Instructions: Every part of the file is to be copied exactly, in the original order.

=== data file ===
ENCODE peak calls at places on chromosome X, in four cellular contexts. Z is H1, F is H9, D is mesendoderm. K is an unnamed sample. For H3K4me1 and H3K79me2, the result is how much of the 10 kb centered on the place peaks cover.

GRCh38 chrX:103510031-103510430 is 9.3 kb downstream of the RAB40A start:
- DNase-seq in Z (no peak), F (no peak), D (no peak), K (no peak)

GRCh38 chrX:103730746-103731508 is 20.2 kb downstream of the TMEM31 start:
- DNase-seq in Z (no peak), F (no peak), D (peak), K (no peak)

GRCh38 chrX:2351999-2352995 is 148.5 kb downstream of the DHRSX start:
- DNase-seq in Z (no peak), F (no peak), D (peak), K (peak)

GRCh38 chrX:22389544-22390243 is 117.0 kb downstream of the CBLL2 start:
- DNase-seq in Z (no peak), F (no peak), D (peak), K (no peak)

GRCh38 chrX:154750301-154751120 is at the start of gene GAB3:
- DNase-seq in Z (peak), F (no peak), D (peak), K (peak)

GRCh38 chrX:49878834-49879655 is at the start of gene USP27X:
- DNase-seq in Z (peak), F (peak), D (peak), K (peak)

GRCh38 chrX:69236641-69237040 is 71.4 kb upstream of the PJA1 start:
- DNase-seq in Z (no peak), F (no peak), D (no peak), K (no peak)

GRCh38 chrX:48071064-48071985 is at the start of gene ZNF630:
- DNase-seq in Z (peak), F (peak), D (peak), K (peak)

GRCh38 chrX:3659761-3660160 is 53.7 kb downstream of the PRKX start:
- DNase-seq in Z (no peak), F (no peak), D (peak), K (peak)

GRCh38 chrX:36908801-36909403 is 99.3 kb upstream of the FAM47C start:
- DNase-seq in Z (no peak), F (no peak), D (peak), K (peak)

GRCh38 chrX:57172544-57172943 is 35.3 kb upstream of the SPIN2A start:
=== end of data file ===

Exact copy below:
ENCODE peak calls at places on chromosome X, in four cellular contexts. Z is H1, F is H9, D is mesendoderm. K is an unnamed sample. For H3K4me1 and H3K79me2, the result is how much of the 10 kb centered on the place peaks cover.

GRCh38 chrX:103510031-103510430 is 9.3 kb downstream of the RAB40A start:
- DNase-seq in Z (no peak), F (no peak), D (no peak), K (no peak)

GRCh38 chrX:103730746-103731508 is 20.2 kb downstream of the TMEM31 start:
- DNase-seq in Z (no peak), F (no peak), D (peak), K (no peak)

GRCh38 chrX:2351999-2352995 is 148.5 kb downstream of the DHRSX start:
- DNase-seq in Z (no peak), F (no peak), D (peak), K (peak)

GRCh38 chrX:22389544-22390243 is 117.0 kb downstream of the CBLL2 start:
- DNase-seq in Z (no peak), F (no peak), D (peak), K (no peak)

GRCh38 chrX:154750301-154751120 is at the start of gene GAB3:
- DNase-seq in Z (peak), F (no peak), D (peak), K (peak)

GRCh38 chrX:49878834-49879655 is at the start of gene USP27X:
- DNase-seq in Z (peak), F (peak), D (peak), K (peak)

GRCh38 chrX:69236641-69237040 is 71.4 kb upstream of the PJA1 start:
- DNase-seq in Z (no peak), F (no peak), D (no peak), K (no peak)

GRCh38 chrX:48071064-48071985 is at the start of gene ZNF630:
- DNase-seq in Z (peak), F (peak), D (peak), K (peak)

GRCh38 chrX:3659761-3660160 is 53.7 kb downstream of the PRKX start:
- DNase-seq in Z (no peak), F (no peak), D (peak), K (peak)

GRCh38 chrX:36908801-36909403 is 99.3 kb upstream of the FAM47C start:
- DNase-seq in Z (no peak), F (no peak), D (peak), K (peak)

GRCh38 chrX:57172544-57172943 is 35.3 kb upstream of the SPIN2A start: